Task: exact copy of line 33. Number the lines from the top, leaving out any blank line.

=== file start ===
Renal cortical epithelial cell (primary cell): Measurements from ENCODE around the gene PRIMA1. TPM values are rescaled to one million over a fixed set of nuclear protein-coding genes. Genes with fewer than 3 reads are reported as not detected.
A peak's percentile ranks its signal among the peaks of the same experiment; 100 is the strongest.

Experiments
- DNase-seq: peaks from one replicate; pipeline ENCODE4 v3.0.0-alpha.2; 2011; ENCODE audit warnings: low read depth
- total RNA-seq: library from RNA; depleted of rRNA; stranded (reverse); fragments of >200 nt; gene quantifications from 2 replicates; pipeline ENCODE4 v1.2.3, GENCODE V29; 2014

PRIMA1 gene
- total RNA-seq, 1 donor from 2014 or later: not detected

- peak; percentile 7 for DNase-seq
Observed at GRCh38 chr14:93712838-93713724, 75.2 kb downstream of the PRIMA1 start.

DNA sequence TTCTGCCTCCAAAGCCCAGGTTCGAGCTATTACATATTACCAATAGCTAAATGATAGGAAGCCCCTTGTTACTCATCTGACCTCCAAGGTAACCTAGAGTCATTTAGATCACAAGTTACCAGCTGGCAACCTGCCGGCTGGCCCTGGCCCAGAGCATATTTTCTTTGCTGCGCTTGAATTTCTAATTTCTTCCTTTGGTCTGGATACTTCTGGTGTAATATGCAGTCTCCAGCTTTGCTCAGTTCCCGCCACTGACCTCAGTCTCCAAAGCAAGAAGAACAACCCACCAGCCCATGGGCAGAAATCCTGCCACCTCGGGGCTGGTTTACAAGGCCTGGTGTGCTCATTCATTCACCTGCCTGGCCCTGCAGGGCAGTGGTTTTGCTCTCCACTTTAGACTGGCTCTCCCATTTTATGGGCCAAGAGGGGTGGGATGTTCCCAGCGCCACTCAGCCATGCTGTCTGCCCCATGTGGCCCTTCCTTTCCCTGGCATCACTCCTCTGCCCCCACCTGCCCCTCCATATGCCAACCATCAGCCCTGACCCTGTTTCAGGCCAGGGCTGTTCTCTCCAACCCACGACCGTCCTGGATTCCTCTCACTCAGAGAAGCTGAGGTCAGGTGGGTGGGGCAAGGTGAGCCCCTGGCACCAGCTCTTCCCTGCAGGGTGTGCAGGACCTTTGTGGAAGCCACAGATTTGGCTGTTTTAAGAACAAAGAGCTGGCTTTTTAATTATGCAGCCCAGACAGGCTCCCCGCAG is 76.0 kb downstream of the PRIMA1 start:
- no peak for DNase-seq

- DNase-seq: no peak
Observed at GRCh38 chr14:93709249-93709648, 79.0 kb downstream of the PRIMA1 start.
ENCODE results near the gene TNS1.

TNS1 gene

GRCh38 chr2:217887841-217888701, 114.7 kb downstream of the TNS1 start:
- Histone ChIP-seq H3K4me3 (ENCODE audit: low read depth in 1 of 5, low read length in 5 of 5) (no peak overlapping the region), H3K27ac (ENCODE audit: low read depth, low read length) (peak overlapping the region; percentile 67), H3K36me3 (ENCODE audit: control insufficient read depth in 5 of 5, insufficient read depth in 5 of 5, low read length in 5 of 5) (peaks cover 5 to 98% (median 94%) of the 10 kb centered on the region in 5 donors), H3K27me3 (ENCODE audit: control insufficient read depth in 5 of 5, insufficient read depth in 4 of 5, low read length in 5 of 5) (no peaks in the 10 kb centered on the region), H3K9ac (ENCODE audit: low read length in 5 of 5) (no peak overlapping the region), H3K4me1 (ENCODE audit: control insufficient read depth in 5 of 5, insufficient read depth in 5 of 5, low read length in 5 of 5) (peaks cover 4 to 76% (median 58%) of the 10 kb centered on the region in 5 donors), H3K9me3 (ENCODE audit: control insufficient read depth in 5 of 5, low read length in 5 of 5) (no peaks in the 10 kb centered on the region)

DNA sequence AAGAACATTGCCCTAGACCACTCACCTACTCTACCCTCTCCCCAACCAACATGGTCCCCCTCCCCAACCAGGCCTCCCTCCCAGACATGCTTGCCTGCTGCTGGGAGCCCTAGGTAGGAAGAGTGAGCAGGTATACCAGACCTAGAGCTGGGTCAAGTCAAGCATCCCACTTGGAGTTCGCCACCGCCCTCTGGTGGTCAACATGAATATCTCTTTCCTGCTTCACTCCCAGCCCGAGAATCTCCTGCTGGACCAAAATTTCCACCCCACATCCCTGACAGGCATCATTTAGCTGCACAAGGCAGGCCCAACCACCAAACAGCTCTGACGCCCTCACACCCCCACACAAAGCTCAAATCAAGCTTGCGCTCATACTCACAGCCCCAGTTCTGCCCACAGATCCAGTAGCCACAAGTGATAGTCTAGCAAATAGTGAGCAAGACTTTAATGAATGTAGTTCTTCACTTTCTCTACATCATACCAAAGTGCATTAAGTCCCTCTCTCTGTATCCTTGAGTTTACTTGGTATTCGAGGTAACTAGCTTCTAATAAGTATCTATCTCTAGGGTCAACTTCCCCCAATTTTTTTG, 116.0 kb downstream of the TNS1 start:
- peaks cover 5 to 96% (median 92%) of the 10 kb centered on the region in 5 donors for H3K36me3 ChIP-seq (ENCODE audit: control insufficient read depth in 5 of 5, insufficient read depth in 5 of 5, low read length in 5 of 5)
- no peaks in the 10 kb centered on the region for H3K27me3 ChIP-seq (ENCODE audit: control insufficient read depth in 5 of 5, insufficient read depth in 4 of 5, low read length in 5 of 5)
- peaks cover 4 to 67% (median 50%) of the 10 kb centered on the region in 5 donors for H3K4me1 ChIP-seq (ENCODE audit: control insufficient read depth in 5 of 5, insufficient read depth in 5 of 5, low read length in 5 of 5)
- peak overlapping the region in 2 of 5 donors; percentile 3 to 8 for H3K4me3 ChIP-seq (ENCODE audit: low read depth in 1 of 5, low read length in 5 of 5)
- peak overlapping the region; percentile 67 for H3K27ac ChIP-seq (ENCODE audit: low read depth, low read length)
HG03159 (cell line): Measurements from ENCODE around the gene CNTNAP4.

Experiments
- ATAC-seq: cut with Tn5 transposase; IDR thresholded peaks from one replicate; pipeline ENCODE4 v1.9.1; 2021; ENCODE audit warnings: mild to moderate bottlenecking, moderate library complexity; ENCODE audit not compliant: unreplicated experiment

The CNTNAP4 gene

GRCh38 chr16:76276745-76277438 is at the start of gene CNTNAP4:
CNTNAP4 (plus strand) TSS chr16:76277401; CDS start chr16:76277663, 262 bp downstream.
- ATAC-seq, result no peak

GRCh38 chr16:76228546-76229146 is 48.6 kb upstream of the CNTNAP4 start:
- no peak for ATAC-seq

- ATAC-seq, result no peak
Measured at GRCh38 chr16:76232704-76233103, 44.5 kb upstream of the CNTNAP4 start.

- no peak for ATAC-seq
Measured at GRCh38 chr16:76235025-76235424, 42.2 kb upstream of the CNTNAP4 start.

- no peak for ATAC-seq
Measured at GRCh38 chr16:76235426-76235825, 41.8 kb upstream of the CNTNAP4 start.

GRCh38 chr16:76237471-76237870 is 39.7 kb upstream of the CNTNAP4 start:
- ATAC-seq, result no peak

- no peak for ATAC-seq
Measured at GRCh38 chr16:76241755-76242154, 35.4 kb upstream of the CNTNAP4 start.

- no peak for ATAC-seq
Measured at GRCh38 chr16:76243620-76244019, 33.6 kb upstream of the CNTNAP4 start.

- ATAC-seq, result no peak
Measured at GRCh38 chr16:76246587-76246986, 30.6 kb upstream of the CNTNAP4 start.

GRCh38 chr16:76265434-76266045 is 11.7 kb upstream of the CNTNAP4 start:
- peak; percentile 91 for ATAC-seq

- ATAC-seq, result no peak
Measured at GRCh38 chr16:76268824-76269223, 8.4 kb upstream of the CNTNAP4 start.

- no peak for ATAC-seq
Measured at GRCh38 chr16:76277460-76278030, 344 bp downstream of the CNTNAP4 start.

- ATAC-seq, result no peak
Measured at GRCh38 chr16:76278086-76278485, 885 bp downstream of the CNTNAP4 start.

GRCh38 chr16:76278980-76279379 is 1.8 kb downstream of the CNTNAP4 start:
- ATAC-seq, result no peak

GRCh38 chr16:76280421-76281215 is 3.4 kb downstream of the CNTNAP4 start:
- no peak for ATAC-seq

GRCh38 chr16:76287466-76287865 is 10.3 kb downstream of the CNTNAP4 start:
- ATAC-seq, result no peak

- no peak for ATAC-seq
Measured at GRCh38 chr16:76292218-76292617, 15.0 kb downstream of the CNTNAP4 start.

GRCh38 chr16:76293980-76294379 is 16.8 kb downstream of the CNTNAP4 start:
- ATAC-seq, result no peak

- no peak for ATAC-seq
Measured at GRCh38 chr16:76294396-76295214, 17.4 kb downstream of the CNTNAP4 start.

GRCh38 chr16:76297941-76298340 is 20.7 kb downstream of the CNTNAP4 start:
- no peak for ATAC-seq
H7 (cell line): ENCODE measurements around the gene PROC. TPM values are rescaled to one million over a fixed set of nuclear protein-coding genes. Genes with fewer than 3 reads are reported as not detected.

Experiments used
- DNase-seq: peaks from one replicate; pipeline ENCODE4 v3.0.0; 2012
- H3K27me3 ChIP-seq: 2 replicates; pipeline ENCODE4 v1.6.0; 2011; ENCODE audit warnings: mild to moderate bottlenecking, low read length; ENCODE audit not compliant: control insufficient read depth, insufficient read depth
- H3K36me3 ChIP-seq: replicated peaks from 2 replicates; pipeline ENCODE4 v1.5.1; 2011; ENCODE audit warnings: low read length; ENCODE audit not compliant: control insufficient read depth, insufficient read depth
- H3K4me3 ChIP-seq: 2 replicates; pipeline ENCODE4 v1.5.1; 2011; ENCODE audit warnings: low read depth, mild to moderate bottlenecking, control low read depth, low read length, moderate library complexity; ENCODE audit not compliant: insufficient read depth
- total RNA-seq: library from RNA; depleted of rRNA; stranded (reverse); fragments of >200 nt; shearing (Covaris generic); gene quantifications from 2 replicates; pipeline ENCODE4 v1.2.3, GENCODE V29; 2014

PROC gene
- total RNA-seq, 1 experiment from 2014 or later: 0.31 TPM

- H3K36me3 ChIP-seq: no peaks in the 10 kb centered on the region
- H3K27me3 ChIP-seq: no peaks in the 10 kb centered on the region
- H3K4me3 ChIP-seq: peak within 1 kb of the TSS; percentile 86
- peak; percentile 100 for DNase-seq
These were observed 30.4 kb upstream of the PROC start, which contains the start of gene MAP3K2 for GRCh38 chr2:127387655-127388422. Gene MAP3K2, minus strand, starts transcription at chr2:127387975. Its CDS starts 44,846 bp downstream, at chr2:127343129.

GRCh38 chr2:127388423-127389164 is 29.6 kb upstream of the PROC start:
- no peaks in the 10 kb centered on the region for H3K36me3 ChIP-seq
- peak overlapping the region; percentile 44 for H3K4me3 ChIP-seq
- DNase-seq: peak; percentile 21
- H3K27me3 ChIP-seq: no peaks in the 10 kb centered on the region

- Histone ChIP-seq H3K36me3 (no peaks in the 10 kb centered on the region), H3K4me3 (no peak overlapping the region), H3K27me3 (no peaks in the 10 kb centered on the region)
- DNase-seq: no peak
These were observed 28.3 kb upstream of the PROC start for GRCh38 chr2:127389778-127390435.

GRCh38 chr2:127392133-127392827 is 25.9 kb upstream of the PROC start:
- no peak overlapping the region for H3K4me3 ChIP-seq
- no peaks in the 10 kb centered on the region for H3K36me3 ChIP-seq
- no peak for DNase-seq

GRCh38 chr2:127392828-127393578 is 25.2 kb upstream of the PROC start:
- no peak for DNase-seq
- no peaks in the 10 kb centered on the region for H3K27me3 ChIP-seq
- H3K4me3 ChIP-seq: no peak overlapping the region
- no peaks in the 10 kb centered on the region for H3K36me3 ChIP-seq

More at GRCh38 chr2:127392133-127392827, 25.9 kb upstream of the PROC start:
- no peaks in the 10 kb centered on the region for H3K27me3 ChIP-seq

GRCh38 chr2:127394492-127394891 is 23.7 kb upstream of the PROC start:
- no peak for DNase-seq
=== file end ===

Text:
- ATAC-seq, result no peak